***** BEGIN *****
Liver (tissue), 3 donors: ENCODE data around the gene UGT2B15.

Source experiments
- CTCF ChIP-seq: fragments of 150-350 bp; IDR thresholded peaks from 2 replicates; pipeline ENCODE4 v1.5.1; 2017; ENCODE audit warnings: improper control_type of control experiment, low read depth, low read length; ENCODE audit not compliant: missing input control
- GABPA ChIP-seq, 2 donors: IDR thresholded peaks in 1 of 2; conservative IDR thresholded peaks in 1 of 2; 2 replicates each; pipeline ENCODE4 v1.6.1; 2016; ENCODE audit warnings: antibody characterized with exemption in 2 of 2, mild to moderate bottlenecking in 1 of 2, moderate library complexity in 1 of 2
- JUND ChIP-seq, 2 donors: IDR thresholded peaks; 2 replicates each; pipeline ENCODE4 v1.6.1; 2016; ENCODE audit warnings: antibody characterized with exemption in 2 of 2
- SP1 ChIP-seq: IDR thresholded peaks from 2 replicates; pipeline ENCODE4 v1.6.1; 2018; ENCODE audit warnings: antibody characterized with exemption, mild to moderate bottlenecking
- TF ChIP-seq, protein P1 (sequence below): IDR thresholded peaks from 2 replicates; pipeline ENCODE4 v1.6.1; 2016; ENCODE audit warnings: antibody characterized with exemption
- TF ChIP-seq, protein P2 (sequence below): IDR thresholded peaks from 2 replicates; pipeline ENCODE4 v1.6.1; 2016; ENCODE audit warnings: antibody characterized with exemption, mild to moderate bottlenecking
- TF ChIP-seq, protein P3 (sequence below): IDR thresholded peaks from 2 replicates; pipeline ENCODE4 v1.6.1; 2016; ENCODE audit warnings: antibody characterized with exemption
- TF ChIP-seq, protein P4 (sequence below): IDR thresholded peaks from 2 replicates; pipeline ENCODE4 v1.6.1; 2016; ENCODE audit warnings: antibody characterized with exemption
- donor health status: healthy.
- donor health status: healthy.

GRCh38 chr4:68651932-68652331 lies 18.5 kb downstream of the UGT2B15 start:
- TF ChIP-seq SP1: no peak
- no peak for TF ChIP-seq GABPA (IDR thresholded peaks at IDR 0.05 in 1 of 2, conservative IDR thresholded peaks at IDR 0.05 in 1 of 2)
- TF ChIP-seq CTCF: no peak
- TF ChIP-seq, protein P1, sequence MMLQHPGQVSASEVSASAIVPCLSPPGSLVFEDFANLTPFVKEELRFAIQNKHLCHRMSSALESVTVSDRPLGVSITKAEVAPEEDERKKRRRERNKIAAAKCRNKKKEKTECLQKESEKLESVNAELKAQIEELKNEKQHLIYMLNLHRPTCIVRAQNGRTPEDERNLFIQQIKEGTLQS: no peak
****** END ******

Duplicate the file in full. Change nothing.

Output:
Liver (tissue), 3 donors: ENCODE data around the gene UGT2B15.

Source experiments
- CTCF ChIP-seq: fragments of 150-350 bp; IDR thresholded peaks from 2 replicates; pipeline ENCODE4 v1.5.1; 2017; ENCODE audit warnings: improper control_type of control experiment, low read depth, low read length; ENCODE audit not compliant: missing input control
- GABPA ChIP-seq, 2 donors: IDR thresholded peaks in 1 of 2; conservative IDR thresholded peaks in 1 of 2; 2 replicates each; pipeline ENCODE4 v1.6.1; 2016; ENCODE audit warnings: antibody characterized with exemption in 2 of 2, mild to moderate bottlenecking in 1 of 2, moderate library complexity in 1 of 2
- JUND ChIP-seq, 2 donors: IDR thresholded peaks; 2 replicates each; pipeline ENCODE4 v1.6.1; 2016; ENCODE audit warnings: antibody characterized with exemption in 2 of 2
- SP1 ChIP-seq: IDR thresholded peaks from 2 replicates; pipeline ENCODE4 v1.6.1; 2018; ENCODE audit warnings: antibody characterized with exemption, mild to moderate bottlenecking
- TF ChIP-seq, protein P1 (sequence below): IDR thresholded peaks from 2 replicates; pipeline ENCODE4 v1.6.1; 2016; ENCODE audit warnings: antibody characterized with exemption
- TF ChIP-seq, protein P2 (sequence below): IDR thresholded peaks from 2 replicates; pipeline ENCODE4 v1.6.1; 2016; ENCODE audit warnings: antibody characterized with exemption, mild to moderate bottlenecking
- TF ChIP-seq, protein P3 (sequence below): IDR thresholded peaks from 2 replicates; pipeline ENCODE4 v1.6.1; 2016; ENCODE audit warnings: antibody characterized with exemption
- TF ChIP-seq, protein P4 (sequence below): IDR thresholded peaks from 2 replicates; pipeline ENCODE4 v1.6.1; 2016; ENCODE audit warnings: antibody characterized with exemption
- donor health status: healthy.
- donor health status: healthy.

GRCh38 chr4:68651932-68652331 lies 18.5 kb downstream of the UGT2B15 start:
- TF ChIP-seq SP1: no peak
- no peak for TF ChIP-seq GABPA (IDR thresholded peaks at IDR 0.05 in 1 of 2, conservative IDR thresholded peaks at IDR 0.05 in 1 of 2)
- TF ChIP-seq CTCF: no peak
- TF ChIP-seq, protein P1, sequence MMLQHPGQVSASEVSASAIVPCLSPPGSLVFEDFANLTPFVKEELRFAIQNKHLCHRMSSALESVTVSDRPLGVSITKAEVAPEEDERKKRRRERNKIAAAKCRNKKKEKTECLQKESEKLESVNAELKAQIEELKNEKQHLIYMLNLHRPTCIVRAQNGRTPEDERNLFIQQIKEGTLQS: no peak